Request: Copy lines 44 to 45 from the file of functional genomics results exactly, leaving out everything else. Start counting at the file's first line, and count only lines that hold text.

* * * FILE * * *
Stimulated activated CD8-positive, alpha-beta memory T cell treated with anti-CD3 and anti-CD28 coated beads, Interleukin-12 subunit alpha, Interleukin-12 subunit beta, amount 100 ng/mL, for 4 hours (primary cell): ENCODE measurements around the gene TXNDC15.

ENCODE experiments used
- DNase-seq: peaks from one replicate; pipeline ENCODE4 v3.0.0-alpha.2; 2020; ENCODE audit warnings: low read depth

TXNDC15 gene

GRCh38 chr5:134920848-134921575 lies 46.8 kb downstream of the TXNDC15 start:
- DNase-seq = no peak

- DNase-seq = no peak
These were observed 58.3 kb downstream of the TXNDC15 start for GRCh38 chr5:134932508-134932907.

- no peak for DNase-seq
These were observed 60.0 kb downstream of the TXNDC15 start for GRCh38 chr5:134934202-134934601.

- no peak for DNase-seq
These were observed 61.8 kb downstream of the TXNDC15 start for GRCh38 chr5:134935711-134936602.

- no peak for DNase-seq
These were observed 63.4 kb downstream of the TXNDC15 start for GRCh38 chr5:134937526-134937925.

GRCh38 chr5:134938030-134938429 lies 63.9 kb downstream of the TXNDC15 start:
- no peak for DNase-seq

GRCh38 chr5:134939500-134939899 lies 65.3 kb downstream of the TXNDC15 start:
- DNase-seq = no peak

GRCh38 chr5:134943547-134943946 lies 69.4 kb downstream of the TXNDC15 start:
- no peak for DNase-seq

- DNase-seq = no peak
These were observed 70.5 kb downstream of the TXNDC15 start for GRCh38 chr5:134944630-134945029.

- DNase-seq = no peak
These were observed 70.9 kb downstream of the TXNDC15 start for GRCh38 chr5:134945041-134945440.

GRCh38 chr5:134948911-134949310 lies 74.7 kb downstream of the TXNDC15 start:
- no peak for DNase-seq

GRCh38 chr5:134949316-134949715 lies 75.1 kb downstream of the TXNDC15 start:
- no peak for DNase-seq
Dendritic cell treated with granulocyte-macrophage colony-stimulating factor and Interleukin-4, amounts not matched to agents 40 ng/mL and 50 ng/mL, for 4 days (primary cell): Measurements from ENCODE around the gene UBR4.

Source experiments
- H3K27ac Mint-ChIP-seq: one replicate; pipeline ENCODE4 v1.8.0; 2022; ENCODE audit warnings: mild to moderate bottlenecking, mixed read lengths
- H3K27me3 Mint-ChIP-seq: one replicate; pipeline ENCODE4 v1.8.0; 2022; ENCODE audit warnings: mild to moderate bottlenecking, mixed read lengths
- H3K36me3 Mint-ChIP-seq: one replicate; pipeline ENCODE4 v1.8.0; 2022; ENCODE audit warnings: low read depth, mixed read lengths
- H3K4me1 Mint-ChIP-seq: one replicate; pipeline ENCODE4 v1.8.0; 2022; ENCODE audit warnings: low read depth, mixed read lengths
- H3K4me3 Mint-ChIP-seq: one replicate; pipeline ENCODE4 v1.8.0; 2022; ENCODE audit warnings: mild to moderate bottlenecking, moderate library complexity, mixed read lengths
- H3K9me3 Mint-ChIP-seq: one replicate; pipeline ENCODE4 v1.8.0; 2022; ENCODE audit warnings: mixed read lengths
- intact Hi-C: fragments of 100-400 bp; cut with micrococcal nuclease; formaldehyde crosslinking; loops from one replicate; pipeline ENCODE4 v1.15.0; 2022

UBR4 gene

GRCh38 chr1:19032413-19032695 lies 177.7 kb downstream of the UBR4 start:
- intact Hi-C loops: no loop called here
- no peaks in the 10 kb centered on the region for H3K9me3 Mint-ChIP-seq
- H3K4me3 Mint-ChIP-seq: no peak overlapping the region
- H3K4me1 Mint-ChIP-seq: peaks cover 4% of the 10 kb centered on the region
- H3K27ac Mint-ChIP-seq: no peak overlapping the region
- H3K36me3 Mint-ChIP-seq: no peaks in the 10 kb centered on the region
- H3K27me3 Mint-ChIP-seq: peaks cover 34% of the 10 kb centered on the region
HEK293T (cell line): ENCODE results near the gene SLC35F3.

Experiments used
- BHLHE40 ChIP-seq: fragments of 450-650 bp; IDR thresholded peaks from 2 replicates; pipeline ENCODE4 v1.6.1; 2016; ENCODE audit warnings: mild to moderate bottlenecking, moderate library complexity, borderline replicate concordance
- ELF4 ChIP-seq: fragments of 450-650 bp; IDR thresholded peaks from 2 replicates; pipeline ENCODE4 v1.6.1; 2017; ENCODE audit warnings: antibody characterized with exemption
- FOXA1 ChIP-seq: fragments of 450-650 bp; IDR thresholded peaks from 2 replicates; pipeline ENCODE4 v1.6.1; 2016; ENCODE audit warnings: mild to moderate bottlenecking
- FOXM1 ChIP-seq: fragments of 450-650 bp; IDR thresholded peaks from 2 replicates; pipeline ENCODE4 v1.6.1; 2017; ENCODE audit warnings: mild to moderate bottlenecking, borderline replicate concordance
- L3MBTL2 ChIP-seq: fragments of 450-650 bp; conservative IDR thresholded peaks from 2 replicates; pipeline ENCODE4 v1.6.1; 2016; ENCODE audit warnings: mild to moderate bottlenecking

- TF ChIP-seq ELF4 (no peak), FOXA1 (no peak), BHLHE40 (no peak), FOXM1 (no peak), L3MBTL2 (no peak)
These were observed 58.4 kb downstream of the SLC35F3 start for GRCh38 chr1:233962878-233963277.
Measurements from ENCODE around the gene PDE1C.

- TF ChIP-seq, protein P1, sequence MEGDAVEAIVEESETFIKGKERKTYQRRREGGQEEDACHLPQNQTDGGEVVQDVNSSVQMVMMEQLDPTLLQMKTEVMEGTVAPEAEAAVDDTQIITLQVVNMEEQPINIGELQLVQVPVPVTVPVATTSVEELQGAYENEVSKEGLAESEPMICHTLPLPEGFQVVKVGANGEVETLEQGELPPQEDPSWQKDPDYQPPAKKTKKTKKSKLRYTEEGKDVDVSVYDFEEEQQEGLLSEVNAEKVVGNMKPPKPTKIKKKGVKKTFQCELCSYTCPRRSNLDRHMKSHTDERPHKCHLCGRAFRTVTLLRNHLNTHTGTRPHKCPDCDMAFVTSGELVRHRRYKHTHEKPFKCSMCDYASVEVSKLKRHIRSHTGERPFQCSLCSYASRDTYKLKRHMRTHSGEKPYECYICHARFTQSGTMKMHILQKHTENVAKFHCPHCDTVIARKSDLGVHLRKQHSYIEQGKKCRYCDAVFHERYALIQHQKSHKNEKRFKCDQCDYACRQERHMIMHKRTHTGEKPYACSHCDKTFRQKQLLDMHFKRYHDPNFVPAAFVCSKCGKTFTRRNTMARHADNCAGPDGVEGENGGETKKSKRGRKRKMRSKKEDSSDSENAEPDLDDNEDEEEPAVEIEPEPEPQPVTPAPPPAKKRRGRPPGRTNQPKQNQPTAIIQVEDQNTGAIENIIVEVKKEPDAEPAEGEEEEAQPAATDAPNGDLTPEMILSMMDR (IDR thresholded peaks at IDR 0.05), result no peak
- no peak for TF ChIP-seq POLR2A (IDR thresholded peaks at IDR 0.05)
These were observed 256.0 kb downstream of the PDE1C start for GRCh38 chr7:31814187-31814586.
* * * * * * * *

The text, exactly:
- H3K27ac Mint-ChIP-seq: no peak overlapping the region
- H3K36me3 Mint-ChIP-seq: no peaks in the 10 kb centered on the region